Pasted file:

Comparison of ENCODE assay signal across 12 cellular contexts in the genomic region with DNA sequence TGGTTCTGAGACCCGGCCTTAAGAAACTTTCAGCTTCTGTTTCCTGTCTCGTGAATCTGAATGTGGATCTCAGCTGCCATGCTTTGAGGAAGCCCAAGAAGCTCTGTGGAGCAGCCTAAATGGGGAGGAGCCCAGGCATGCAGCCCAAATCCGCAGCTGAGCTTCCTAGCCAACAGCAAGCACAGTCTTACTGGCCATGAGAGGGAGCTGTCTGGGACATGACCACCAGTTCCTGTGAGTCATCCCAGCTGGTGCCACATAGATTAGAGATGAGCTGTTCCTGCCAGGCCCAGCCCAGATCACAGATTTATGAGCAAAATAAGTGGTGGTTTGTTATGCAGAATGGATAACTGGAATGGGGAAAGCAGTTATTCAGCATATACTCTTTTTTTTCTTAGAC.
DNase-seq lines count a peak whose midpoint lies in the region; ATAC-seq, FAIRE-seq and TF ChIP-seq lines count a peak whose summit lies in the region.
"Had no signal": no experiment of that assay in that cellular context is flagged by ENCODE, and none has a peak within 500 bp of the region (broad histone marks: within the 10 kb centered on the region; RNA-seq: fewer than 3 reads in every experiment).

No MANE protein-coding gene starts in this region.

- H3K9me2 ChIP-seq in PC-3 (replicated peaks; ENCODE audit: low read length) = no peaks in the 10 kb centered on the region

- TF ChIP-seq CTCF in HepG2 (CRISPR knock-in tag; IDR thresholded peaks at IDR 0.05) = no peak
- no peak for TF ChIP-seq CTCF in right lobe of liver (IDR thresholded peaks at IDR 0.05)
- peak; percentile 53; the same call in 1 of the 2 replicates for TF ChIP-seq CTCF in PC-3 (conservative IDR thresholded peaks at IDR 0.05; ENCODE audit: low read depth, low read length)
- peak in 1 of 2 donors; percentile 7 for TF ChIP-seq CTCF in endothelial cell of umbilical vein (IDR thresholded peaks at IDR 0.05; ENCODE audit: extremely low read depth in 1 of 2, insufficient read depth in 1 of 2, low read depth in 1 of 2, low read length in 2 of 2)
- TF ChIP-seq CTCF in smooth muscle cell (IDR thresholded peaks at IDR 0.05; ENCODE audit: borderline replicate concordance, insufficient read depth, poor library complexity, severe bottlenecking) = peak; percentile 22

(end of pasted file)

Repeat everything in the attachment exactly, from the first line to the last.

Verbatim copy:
Comparison of ENCODE assay signal across 12 cellular contexts in the genomic region with DNA sequence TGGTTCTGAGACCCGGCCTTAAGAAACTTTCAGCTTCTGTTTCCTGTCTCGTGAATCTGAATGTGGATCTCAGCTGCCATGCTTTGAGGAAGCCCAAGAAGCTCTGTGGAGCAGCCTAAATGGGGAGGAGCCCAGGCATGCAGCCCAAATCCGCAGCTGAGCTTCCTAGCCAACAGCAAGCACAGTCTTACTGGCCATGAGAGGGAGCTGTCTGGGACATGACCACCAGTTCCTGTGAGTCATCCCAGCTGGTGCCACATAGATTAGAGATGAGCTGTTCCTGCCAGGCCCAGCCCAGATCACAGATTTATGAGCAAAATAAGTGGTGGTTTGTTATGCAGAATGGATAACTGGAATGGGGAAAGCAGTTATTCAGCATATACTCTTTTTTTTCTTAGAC.
DNase-seq lines count a peak whose midpoint lies in the region; ATAC-seq, FAIRE-seq and TF ChIP-seq lines count a peak whose summit lies in the region.
"Had no signal": no experiment of that assay in that cellular context is flagged by ENCODE, and none has a peak within 500 bp of the region (broad histone marks: within the 10 kb centered on the region; RNA-seq: fewer than 3 reads in every experiment).

No MANE protein-coding gene starts in this region.

- H3K9me2 ChIP-seq in PC-3 (replicated peaks; ENCODE audit: low read length) = no peaks in the 10 kb centered on the region

- TF ChIP-seq CTCF in HepG2 (CRISPR knock-in tag; IDR thresholded peaks at IDR 0.05) = no peak
- no peak for TF ChIP-seq CTCF in right lobe of liver (IDR thresholded peaks at IDR 0.05)
- peak; percentile 53; the same call in 1 of the 2 replicates for TF ChIP-seq CTCF in PC-3 (conservative IDR thresholded peaks at IDR 0.05; ENCODE audit: low read depth, low read length)
- peak in 1 of 2 donors; percentile 7 for TF ChIP-seq CTCF in endothelial cell of umbilical vein (IDR thresholded peaks at IDR 0.05; ENCODE audit: extremely low read depth in 1 of 2, insufficient read depth in 1 of 2, low read depth in 1 of 2, low read length in 2 of 2)
- TF ChIP-seq CTCF in smooth muscle cell (IDR thresholded peaks at IDR 0.05; ENCODE audit: borderline replicate concordance, insufficient read depth, poor library complexity, severe bottlenecking) = peak; percentile 22